Earlier iterations of the merger that formed SMC kept those activities (and the branding) under the same roof as soft touch lobbying, but there’s clearly a benefit to having them at arm’s length for SMC’s member base too; funds that weren’t involved with the collective campaign were hesitant to be associated with ISA’s more muscular approach to lobbying. Still, it remains to be seen how the softer voice of SMC will work alongside the historically more insurgent Industry SuperFunds campaign.

    New ideas and nation-building

    And even in the sensible conversation SMC wants to have voices will still be raised. There’s plenty of proposals for superannuation that have little to do with preservation. Covid early release saw stacks of money withdrawn for mortgage payments (as well as boats and plastic surgery), while ‘Super for Housing’ remains official opposition policy. As Australia’s housing crisis accelerates out of control, it’s likely that these proposals will only increase in popularity, and seem more attractive to those who think they’ll benefit from them.

    SMC has previously released research showing that super for housing would only make the housing market hotter, but the debate speaks to a wider quandary that’s vexed the system for years: while there’s reams of research that support the importance of preservation, it’s still somebody else’s money they’re preserving – and when that somebody wants a roof over their head, retirement seems very far away. When questioned on how SMC will navigate the divide (usually narrow, sometimes widening to a chasm) between the interests of the funds that comprise its membership and the interests of the 11 million+ Australians that comprise their membership, Schubert says:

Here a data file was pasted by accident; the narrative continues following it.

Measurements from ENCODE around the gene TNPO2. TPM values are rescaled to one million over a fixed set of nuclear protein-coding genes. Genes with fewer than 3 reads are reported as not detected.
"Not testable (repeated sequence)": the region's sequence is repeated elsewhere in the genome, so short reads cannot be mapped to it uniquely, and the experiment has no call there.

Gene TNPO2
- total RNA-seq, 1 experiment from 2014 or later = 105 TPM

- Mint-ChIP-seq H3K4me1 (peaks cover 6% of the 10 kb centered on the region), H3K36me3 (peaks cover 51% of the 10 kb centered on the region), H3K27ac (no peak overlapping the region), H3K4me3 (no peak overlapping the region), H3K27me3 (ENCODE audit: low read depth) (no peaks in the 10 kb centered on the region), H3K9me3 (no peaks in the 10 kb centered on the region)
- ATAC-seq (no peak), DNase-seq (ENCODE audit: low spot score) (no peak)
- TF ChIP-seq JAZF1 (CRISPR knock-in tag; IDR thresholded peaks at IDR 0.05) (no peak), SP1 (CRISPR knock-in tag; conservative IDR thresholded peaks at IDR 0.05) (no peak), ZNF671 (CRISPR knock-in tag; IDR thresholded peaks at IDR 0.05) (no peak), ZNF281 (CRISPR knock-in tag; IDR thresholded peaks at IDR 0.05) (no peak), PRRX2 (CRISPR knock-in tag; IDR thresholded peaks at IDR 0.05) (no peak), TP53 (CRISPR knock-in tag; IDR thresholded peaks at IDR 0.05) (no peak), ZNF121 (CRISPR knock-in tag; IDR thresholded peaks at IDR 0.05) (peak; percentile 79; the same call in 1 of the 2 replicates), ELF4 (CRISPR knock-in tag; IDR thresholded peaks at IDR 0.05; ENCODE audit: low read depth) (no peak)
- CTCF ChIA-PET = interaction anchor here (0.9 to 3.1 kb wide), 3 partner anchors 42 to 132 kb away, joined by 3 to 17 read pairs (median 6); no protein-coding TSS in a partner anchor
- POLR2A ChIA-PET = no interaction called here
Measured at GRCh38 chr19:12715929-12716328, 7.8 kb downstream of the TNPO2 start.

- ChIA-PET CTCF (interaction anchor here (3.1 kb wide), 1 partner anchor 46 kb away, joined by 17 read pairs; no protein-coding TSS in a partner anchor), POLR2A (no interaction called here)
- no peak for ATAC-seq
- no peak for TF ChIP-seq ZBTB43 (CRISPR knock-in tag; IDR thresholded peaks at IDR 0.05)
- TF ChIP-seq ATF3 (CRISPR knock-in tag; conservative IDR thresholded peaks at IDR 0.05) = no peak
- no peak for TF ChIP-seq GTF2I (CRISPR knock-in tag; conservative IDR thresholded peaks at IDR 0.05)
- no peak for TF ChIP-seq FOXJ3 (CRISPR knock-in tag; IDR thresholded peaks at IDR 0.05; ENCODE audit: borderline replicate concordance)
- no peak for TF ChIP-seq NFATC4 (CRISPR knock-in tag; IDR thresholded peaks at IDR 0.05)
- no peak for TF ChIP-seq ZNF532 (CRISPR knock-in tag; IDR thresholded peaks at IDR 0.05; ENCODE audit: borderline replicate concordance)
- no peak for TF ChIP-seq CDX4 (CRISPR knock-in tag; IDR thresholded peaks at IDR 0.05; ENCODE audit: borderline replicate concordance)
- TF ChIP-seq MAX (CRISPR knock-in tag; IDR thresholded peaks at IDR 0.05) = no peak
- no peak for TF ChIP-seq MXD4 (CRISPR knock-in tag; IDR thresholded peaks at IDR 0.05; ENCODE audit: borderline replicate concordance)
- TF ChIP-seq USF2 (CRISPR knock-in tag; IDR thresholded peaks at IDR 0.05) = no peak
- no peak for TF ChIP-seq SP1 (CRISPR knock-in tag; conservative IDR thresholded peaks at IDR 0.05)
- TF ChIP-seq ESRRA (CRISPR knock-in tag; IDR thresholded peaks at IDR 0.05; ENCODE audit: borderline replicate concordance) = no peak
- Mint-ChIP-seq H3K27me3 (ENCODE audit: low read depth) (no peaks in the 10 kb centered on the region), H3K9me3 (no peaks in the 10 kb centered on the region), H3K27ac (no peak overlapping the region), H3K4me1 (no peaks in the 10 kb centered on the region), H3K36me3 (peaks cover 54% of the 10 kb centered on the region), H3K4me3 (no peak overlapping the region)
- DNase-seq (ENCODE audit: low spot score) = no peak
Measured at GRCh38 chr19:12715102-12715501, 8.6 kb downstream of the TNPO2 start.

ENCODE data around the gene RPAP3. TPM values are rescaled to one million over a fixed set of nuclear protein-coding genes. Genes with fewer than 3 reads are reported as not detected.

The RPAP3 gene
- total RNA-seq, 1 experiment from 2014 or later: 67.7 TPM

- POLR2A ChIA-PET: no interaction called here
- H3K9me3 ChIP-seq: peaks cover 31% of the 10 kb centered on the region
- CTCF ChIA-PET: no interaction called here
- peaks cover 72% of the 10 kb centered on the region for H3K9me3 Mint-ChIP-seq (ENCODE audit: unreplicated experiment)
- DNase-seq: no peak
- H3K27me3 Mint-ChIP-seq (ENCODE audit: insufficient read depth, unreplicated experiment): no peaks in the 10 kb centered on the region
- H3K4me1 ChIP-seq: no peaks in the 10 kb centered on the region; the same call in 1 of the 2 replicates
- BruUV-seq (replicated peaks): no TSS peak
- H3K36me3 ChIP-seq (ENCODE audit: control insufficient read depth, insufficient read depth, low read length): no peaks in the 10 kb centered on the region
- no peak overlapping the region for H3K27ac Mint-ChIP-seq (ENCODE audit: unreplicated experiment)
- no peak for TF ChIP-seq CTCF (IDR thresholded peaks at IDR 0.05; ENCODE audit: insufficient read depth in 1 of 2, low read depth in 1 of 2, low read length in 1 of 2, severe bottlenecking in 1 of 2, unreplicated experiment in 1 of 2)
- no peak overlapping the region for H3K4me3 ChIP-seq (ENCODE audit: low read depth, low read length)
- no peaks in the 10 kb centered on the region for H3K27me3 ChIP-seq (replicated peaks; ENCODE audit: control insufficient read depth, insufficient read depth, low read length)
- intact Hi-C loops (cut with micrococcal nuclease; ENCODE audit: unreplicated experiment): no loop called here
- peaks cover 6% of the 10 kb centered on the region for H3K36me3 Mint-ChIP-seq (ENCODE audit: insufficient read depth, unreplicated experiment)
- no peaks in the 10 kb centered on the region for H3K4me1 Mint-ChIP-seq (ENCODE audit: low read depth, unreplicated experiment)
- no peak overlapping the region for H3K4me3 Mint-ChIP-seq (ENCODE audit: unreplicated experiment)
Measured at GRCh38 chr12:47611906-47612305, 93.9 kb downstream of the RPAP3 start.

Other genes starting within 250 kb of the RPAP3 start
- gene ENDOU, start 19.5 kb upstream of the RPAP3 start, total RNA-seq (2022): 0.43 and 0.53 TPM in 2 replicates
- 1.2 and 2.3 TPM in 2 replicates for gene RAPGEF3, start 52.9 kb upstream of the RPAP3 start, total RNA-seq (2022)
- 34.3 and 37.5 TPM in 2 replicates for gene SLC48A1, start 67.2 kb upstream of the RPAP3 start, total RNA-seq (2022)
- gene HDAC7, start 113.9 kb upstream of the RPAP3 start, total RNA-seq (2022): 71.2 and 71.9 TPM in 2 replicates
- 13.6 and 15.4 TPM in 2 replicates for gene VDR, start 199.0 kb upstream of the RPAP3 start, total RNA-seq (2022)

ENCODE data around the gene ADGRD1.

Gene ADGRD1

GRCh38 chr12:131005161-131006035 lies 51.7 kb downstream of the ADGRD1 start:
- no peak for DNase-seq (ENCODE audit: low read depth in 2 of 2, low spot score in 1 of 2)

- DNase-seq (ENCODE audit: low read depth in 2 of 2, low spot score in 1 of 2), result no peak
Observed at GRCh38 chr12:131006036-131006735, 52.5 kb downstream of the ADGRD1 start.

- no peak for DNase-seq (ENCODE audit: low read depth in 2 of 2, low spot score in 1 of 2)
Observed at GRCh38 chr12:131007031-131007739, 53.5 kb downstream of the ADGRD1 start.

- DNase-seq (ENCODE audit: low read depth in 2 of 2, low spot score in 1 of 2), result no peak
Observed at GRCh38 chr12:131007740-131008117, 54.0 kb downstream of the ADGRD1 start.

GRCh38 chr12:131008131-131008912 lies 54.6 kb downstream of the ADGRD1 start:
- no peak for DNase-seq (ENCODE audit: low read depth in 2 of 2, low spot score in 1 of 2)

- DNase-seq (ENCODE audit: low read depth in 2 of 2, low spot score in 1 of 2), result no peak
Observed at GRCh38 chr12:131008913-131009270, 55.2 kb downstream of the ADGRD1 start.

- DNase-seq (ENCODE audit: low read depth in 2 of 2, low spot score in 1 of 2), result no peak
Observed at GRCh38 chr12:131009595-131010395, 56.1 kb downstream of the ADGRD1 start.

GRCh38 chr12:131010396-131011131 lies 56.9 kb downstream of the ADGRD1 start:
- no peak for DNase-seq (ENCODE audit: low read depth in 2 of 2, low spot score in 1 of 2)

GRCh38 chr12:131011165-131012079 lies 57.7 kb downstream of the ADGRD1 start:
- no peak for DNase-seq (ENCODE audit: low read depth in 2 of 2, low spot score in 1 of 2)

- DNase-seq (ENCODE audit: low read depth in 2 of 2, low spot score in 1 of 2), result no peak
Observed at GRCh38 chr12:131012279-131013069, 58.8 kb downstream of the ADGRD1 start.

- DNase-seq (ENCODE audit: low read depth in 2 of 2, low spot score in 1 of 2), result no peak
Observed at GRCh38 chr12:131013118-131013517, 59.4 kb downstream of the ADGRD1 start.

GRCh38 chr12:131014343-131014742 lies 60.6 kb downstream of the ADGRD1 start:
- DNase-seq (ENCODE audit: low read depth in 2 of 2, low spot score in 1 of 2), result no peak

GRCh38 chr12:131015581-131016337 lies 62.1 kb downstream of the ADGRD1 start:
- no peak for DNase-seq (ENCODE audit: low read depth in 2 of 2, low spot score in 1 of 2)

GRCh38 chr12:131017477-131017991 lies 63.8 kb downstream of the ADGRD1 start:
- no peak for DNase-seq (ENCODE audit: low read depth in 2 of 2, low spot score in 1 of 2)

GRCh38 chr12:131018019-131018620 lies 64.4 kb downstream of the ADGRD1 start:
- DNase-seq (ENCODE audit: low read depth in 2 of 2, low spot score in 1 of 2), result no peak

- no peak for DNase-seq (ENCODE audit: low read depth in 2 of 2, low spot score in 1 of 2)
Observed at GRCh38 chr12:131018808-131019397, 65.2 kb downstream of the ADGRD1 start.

“We’re thinking about how to continue evolving the superannuation system and how to make sure that policy in super is stable, effective and equitable.”

    Then there’s an even bigger idea for superannuation, one so big it’s getting harder and harder to resist its gravitational pull – the idea of super funds investing directly in Australia’s economy. Funds have engaged with that idea in various different ways (some say that as universal investors they’re already doing it, while others have pledged direct investment support for programs like the Housing Australia Future Fund) but it’s clear both that the government wants more and that funds will have to deal with increased political pressure.

    “Super trustees have a laser-focus on their mission of delivering the strongest possible returns to help their members retire in the best possible circumstances,” Schubert says. “Every trustee I’ve engaged with so far has taken that responsibility incredibly seriously.

    “Every investment proposition needs to stack up, and that’s the lens through which investment teams make every decision before them. Funds are already making realistic judgements in some of those areas where returns stack up strongly to deliver the most powerful returns.”

    Lachlan Maddock

    Lachlan is editor of Investor Strategy News and has extensive experience covering institutional investment.